The Electric Commentary

Saturday, March 03, 2007

Reason #2 To Dislike Obama

At a recent labor rally in Chicago, Barack Obama said the following:

With Democrats in control of Congress and seeking to boost a sagging labor movement, Illinois' two senators and other local officials appeared at a Chicago rally this morning to promote legislation that would make it easier for workers to join a labor union against the wishes of a company.

"We will pass the Employee Free Choice Act. It's not a matter of if, it's a matter of when," said Sen. Barack Obama (D-Ill.). "We may have to wait for the next president to sign it, but we will get this thing done."

This terribly misnamed bill is just a terrible piece of legislation. Let's pretend that next October of 2008, one month before the presidential election, that Obama is facing off against John McCain. Let's assume that you're taking a walk in your neighborhood, maybe heading to the grocery store, when a group of four Obama supporters come up to you. Two of them are scary 300 pound men. They shove a sheet of paper in your face and tell you that if you're "interested" in voting for Obama that you can do so right now by signing this bit of paper. One of the men is brandishing a baseball bat and staring suspiciously at the taillight of your car, or your dog. What would you do? Some of you, maybe most of you, would sign the paper.

The "Employee Free Choice Act" would allow union elections to be run in this fashion.

As of now, when a union is attempting to organize some industry they gauge the interest of the workforce by taking a poll by collecting cards. If you sign the card and turn it over, you're showing your interest in starting a union, however, the ultimate vote to unionize is conducted the same way that we conduct real elections in America; the secret ballot. Companies and unions are required to use secret ballots for the same reason that real US elections use secret ballots. People can express their true opinions absent coercion or consequences in a secret ballot election. This law would allow the card collection to be used instead of a secret ballot election.

It would not, as the Tribune put it, make it "easier for worker to join a union." It would make it easier for unions to force workers to join a union.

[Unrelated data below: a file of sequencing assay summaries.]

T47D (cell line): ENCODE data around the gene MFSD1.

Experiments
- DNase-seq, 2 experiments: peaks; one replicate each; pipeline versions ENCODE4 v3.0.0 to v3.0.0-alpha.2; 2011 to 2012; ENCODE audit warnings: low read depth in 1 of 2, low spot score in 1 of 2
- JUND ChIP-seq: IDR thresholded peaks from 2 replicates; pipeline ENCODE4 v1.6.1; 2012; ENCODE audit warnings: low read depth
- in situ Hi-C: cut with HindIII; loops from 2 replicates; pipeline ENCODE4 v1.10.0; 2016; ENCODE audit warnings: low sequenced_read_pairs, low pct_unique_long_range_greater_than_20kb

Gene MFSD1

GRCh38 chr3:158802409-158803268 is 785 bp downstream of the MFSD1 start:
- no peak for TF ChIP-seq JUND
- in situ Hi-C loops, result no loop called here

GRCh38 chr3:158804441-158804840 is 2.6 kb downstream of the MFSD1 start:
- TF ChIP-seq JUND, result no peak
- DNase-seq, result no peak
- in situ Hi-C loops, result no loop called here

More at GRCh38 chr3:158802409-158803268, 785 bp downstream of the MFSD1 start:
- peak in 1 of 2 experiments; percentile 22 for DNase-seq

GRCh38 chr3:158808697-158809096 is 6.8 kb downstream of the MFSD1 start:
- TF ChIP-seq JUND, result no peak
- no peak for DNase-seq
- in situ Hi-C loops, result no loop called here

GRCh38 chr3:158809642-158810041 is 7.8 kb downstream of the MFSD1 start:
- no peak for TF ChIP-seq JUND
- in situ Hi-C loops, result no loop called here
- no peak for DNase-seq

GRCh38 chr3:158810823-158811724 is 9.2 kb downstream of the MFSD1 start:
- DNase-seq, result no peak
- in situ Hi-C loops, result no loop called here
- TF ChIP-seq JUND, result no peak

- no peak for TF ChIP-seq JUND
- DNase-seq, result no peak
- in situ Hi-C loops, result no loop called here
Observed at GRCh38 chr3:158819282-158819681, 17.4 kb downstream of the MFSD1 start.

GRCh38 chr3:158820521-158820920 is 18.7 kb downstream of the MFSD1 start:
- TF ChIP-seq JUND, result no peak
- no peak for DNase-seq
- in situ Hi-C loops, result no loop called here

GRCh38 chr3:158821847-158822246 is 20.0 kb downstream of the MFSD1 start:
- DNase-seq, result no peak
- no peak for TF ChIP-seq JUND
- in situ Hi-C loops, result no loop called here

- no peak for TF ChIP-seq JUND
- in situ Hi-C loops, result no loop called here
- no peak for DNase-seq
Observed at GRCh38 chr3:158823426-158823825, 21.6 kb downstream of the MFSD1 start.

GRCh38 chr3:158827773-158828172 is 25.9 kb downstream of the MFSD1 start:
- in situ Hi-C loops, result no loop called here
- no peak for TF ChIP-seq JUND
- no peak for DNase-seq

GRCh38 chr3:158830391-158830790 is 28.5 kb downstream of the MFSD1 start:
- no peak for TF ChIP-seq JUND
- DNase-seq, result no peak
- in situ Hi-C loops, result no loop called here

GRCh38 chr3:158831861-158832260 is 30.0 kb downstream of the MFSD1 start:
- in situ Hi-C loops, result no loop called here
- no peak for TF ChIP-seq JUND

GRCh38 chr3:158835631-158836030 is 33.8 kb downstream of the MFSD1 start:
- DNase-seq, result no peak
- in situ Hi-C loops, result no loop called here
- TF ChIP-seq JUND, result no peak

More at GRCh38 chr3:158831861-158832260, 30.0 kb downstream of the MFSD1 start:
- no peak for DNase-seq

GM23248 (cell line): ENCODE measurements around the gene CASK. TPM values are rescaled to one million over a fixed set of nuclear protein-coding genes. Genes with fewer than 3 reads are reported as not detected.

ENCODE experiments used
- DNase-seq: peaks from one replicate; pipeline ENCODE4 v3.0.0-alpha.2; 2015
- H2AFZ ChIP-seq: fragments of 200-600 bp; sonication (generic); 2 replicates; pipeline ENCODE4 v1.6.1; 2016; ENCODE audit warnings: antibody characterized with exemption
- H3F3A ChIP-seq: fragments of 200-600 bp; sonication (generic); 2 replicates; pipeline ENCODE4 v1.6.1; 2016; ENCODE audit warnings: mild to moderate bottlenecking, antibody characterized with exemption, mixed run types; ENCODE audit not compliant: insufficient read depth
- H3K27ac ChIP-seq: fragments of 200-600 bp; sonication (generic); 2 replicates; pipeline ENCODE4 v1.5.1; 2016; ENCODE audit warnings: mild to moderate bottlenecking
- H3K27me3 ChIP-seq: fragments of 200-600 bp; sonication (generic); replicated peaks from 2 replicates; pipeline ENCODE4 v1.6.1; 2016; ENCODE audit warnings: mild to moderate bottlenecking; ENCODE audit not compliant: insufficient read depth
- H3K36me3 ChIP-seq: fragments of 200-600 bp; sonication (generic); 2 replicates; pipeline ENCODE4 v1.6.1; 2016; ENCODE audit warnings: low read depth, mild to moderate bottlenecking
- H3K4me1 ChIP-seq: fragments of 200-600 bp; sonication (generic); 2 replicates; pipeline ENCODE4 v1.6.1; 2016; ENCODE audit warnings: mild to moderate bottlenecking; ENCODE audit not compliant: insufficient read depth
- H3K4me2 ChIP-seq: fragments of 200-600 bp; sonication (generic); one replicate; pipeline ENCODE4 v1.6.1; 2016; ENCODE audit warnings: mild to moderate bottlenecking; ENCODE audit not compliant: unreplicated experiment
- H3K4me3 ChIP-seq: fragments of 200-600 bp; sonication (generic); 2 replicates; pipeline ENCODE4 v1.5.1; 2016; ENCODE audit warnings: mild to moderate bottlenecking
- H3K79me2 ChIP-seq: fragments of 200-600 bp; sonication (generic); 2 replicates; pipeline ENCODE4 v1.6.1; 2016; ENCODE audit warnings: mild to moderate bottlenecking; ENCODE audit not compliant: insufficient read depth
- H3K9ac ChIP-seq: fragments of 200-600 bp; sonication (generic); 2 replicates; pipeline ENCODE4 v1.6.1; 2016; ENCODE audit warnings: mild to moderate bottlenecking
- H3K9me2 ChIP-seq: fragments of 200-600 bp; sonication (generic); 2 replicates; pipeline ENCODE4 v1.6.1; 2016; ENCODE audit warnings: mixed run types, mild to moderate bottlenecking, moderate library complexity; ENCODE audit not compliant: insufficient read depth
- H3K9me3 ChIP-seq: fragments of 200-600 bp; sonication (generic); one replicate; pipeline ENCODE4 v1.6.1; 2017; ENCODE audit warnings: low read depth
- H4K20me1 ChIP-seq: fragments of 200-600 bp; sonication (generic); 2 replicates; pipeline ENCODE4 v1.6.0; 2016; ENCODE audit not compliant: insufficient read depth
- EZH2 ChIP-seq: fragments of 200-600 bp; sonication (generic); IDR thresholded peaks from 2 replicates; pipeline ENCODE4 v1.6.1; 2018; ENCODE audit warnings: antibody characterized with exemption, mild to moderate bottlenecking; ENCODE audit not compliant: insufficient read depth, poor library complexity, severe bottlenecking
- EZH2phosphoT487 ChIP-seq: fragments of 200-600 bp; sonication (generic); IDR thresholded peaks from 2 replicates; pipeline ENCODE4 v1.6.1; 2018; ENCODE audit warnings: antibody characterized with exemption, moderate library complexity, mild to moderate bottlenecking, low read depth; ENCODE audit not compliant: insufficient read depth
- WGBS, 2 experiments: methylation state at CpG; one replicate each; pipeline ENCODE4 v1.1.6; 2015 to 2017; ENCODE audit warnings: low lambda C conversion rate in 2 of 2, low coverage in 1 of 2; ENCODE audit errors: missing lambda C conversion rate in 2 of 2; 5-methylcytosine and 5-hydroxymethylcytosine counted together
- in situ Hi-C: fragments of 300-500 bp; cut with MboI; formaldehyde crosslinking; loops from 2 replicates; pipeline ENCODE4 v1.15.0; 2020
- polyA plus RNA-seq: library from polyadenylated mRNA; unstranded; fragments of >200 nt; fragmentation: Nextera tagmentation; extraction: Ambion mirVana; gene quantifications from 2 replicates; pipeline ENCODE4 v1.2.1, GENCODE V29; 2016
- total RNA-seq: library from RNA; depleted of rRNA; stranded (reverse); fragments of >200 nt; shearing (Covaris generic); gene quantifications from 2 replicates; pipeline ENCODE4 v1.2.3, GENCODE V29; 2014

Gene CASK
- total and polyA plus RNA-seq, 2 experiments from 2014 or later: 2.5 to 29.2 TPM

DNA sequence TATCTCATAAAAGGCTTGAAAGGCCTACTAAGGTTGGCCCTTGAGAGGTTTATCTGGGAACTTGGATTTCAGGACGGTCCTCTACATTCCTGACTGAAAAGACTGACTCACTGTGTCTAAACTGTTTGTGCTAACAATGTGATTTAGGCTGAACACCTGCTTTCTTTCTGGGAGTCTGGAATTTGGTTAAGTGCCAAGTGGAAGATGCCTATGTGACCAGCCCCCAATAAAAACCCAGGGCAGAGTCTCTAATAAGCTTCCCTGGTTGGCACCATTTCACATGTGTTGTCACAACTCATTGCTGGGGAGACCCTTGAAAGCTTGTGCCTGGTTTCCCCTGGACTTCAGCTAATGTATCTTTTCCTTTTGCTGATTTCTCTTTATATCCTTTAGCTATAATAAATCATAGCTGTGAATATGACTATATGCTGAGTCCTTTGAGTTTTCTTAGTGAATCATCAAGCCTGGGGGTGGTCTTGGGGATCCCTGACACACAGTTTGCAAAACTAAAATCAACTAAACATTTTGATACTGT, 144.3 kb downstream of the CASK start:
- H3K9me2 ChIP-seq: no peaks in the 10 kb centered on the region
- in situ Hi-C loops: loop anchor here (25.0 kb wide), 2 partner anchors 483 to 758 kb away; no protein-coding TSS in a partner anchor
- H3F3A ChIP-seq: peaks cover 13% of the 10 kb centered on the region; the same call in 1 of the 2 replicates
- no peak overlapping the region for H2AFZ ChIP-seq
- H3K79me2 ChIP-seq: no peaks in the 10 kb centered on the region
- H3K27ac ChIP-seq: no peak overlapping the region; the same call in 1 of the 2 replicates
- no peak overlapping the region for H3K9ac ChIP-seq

No Democrat would tolerate this method of holding elections in the political arena, but they almost all support it in the labor arena. It is a complete sellout to a special interest without any support in their overall philosophy.

Don't be fooled by this bill's misleading name, it would be a terrible blow to American companies, and worst of all, it would lead to an increase in labor unions.

Reason #1 to dislike Obama can be found here.


  • This won't be a problem for the primaries because essentially your problem is that Obama is too far left for you.

    Oh, and the union card thing. If you are familiar with union tactics, you have absolutely no doubts about the extent to which certain members will go to achieve adherence to what they want. If you don't, well, it can be shocking. It's easier for employers because their tactic is job reprecussions, but if you know anyone who's ever crossed a picket line or been a scab, you might be very opposed to the card idea.

    By Blogger Scott H, at 2:42 AM  

  • Sadly, Paul, your fears of union goons don't square with reality:

    22% of workers surveyed said management "coerced them a great deal.' 6% said the same for unions. During the NLRB election, 46% of workers complained of management pressure. During card check elections, 14% complained of union pressure. Workers in NLRB elections were twice as likely as workers in card check elections to report that management coerced them to oppose (it's worth noting that in card-check elections, 23% of workers complained of management coercion -- more than complained of union coercion). Workers in NLRB elections were more than 53% as likely to report that management threatened to eliminate their jobs.

    Even more interesting, fewer workers in card check campaigns said coworkers pressured them to join the union (17% to 22%). Workers in card check elections were more than twice as likely to report the employer took a neutral stance and let the workers decide.

    Usual caveats about who paid for the study, but check the methodology if you want. The facts seem to be that in a card-check elections, both labor and management apply less pressure on workers.

    If you set aside your union-goon fantasy world, you can maybe ask yourself why middle-class wages have stagnated over the same thirty years that union membership has plummetted.

    By Blogger Jay Bullock, at 9:02 PM  

  • You know Jay, I have been in a few unions in my day. Secret ballot elections make coercion more difficult. Even if management threatens it, the method of election offers protection. In a card campaign the worker has no safety.

    The bottom line is that even if management coerced workers in 100% of secret ballot elections and union goons coerced workers in only 1% of card drives, I would still feel this way.

    Also, I think that management should be able to attach any conditions to employment that it wishes.

    Lastly, in my dream world workers are coerced into not giving honest answers in surveys about unions.

    By Blogger PaulNoonan, at 10:37 PM  

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